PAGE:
According to one of Oculus Rift’s Cofounders, Jack McCauley, the future of VR is mobile. It’s a critique of the well-known high-end VR headset. Oculus made waves from the moment it appeared as a wildly successful Kickstarter project. And it embodied the future.
But in truth, it doesn’t. It only embodies a small part of our virtual reality future.
In a conversation with TechRadar (scroll down for video), McCauley says,
Oculus Rift is heavy and it’s costly. They need to reduce the cost of it, and if that means sacrificing a few features that are incremental improvements, that’s what they need to do.
We agree – the future of VR is mobile. And it makes sense to sacrifice features to get there. There’s always going to be a place for high-end VR in science, entertainment and education. But the general public is looking for low-cost and ease of use. And mobile wins hands down.
In fact, it already has. As McCauley notes, Oculus has sold five million Samsung Gear VR units.
Currently, Google Daydream and Gear VR pushes the limits of our mobile devices, but the rate of progress in Smartphone development is astonishing. Even now, Daydream includes an amazing little hand controller that increases the sense of immersion.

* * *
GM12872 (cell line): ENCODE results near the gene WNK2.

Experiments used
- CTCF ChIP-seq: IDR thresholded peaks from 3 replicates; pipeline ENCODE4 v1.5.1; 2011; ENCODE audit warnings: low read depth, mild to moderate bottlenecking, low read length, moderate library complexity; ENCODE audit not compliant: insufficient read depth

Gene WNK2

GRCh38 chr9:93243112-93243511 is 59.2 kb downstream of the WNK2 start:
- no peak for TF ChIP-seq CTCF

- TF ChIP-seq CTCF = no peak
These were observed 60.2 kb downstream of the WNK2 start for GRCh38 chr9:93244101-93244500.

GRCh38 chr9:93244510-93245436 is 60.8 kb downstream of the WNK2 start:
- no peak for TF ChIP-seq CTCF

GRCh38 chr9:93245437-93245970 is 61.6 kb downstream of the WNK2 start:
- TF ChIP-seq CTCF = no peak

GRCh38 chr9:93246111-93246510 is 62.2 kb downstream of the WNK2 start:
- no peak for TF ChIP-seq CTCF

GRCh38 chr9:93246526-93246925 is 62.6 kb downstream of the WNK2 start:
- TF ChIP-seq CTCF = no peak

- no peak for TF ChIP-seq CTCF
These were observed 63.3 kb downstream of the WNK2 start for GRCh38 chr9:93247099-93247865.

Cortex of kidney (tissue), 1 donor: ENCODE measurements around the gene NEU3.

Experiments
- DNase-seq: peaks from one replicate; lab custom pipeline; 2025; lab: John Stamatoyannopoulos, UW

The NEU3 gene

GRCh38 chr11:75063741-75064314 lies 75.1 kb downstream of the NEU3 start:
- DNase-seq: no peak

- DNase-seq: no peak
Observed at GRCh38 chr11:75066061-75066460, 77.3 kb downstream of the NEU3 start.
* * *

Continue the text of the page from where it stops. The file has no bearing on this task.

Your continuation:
The only question in the future will be – do we have an all-in-one device or will our phones remain separate? Unfortunately, batteries are not improving like processors under Moore’s Law. In fact, the best hope for batteries under the current paradigm is that future processors just won’t need them as much.
Take a look at Qualcomm’s Snapdragon 835 “system on a chip” processor. It’s 27% more powerful and use 40% less energy than its predecessors. If only next year’s battery models hit benchmarks like that.
The future of VR is mobile
Here’s the short 4 minute interview with TechRadar. McCauley doesn’t say it, but we will. In a few years, you’ll never leave the home without a mobile VR device. That, my friends, is the future.
Emory Craig is a writer, speaker, and VR consultant with extensive experience in art, new media, and higher education. He speaks at global conferences on innovation, education, and ethical technology in the future. He has published widely and worked with the US Agency for International Development, the United Nations, and the Organization for Economic Co-operation and Development (OECD). Living at the intersection of learning, games, and immersive storytelling, he is fascinated by AI-based avatars, digital twins, and the ethical implications of blurring the boundaries between the real and the virtual.